Big Buildings to Open Roads: Jonathan Fera’s Journey to Happiness at UW-Whitewater

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Being born and raised in a big city, I became naïve of what was outside the Milwaukee city limits. The city was so fast and so vast that any other area seemed unexciting in comparison. That mindset did not last past the age of eighteen.

I decided to come to the University of Wisconsin-Whitewater during my senior year of high school. My advisers informed me of the College of Business and Economics at this institution and it’s positive reputation, so it seemed like the perfect fit. That career path only lasted two days into my time at UW-Whitewater until I switched to a communications major with an emphasis in public relations.

During the fall semester of my freshmen year, a strong depression caused by missing home and wanting to be around my family took over my life. I was socializing with people in my residence hall and in my classes, but it was never enough to be happy.

The city was calling my name to come home. After all, I missed the quick pace environment and diverse culture.

How was I going to spend the next three and a half years here? It was not until I opened my eyes to the amazing opportunities at UW-Whitewater that this attitude changed.

After talking to my Resident Assistant, she mentioned attending the spring involvement fair to look for student organizations to join. I had an interest in political communications after dropping the business major, so I joined the UW-Whitewater College Democrats.

I immediately got involved with the organization and started to make friends outside of my residence hall and classes. It was refreshing to have conversations with like-minded individuals that were passionate about the same things I was.

During my sophomore year, I joined the organization’s executive board as their Communications Director and the next year, was elected President.

Besides the College Democrats, I found the Whitewater Student Government (WSG) and the University Marketing and Media Relations Department.

I started attending Whitewater Common Council meetings because of my role as Intergovernmental Affairs Director for WSG. This allowed me to become more engaged in the community and be able to call Whitewater a new home.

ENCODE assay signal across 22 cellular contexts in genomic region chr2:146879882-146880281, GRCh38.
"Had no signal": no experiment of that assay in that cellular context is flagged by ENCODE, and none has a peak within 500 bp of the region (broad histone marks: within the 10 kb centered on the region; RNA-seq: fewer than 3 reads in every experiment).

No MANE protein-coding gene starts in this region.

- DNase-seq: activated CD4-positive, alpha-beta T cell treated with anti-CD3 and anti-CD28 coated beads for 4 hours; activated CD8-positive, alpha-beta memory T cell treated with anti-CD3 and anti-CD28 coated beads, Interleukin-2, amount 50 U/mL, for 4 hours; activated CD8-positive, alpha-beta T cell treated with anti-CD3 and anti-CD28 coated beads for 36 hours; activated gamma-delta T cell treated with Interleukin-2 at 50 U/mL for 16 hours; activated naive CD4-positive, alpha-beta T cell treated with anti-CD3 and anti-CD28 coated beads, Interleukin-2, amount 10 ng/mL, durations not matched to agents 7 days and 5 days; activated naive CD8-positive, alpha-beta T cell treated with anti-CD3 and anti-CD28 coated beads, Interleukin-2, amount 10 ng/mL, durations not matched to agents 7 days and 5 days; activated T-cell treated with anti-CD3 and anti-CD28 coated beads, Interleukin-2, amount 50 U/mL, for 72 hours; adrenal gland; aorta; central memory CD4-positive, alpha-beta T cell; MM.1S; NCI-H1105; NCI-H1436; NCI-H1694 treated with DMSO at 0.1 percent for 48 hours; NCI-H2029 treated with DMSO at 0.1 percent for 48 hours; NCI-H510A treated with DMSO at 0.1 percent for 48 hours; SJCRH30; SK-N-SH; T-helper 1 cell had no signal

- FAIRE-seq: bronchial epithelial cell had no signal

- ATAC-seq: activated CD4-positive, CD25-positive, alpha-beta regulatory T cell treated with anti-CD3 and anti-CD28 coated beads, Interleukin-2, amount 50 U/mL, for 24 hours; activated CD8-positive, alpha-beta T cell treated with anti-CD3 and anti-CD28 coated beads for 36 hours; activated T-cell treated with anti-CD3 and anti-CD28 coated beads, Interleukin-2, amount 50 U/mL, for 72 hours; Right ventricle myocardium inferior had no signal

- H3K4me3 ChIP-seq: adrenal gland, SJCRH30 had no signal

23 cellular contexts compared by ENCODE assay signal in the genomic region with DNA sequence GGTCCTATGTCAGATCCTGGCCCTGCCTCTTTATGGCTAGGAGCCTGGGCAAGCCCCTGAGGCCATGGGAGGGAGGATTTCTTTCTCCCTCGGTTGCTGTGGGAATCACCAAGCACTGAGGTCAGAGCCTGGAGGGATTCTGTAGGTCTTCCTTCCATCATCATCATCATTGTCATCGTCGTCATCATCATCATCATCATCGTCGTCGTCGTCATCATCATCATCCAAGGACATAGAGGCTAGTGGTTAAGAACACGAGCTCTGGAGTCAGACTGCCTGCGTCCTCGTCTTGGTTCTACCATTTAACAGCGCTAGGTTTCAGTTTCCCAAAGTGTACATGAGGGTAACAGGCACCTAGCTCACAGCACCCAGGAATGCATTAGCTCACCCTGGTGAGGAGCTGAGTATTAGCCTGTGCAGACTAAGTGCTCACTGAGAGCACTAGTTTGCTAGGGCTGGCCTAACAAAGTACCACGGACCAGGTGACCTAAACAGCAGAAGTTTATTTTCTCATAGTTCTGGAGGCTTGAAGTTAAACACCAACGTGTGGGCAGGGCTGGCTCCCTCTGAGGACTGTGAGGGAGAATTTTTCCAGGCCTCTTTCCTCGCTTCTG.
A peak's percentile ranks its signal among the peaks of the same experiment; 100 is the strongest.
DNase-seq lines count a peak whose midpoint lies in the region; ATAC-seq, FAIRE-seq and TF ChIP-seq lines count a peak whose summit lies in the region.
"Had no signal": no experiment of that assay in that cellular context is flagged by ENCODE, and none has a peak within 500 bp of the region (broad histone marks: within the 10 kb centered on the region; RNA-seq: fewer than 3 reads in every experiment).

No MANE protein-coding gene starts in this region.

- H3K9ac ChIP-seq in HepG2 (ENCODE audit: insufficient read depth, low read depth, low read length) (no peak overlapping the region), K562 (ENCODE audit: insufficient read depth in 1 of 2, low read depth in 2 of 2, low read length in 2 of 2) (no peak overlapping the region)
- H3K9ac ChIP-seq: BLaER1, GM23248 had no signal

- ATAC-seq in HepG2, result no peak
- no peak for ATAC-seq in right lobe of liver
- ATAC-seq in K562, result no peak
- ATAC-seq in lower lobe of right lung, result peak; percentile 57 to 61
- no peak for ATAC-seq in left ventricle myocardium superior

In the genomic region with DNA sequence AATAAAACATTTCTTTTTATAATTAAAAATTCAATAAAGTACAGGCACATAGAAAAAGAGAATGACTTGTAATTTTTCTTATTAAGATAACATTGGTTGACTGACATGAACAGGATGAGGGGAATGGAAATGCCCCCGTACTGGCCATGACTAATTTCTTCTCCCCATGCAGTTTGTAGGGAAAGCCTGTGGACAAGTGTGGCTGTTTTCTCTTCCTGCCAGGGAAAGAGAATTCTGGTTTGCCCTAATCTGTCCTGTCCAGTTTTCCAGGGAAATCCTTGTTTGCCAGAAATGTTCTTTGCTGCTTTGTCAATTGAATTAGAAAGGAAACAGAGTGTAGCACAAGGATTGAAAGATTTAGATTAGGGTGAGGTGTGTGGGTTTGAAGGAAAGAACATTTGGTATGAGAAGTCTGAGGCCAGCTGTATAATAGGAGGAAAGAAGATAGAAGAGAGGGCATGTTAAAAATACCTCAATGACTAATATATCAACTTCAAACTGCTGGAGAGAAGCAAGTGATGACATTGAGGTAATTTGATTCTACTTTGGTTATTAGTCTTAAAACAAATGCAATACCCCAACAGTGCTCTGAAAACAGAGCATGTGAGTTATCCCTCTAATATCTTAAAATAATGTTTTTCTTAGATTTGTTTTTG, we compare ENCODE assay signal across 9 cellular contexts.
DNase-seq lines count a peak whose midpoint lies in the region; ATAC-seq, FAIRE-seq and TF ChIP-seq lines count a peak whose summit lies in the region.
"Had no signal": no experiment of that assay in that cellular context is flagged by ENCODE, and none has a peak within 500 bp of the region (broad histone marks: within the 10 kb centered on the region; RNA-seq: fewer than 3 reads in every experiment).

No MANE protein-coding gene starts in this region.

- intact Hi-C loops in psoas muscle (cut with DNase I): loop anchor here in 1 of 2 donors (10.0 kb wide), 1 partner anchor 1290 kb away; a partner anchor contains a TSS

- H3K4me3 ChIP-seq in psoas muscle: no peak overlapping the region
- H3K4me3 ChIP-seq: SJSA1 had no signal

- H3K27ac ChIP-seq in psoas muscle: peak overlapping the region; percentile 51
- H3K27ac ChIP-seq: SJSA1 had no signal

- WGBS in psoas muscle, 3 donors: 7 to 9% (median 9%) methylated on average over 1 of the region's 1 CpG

It all happened so fast and I was so overwhelmed by my professional involvement that I began to lose sight of why I got involved in the first place: to be happy.

I was asked to join the Pi Kappa Alpha Fraternity my junior year from some WSG colleagues. I did not think I was the kind of person to join a Greek organization.

When looking back at that decision, I wouldn’t take it back for the world.

This past semester, I assisted in coordinating the grassroots efforts of the WarhawksVote campaign for the gubernatorial election. This allowed me to have a say in promotional material, strategic messaging and online content through both WSG and University Marketing and Media Relations.

After the election was over, I wanted a new opportunity. I wanted a new project before entering the workforce. After all, this is the last semester to make the most out of what became the best four years of my life.

Fast-forwarding to present day, I am now the Career Social Media Intern for UW-Whitewater Career and Leadership Development. While WSG is a part of the Warhawk Connection Center, I have never worked for the department before.

I am excited by this new opportunity and exciting challenge to better myself and my craft, while helping others gain the skills, motivation and resources to find a job or student organization to join.

After the journey I had to pursue in finding my place at UW-Whitewater, I hope to make that process easier and less stressful for other students.

Career and Leadership Development has the resources and guidance to help students find their place at this institution. To motivate them to succeed and take chances. To help them be happy.

Federal Hiring Reform

Applying for a job with the Federal Government has been a cumbersome and complicated process. As a result, many qualified people gave up on the process.

Last year, the President mandated changes more in line with the application process of most jobs in the private sector. One major change was the use of a resume and cover letter versus a long list of essay questions with lengthy answers. You may still be required to answer a questionnaire or submit an online form, so pay close attention to the information listed under “How to Apply” in each job announcement.

federal hill flag staff plaza dedication

There are two places to look at when you are considering a Federal job. One place is the agency website. If you are interested in working for a particular agency, look for their website and see if they have openings. The other site to look at is USAJobs.gov. I recommend starting with at First Time Visitors.

Here you will:

  • Learn to create an account
  • Build and store up to five distinct resumes
  • Save and automate job searches
  • Save and apply for jobs
  • Learn how to use USAJOBS
  • Learn about the federal hiring process
  • Discover special hiring programs
  • Look for a job
  • See which jobs are in demand
  • Apply to Federal Agencies

Resources:

  1. USAJOBS – The Federal Government’s Official Jobs Site
  2. USAJOBS – Students and Recent Graduates Jobs
  3. Federal Careers by Field of Interest
  4. USAJOBS.gov Tips
  5. Federal Resumes Using USAJobs.gov
  6. USAJobs.gov Tips
  7. Federal Internships
  8. Why Public Service?

Photo by Maryland GovPics.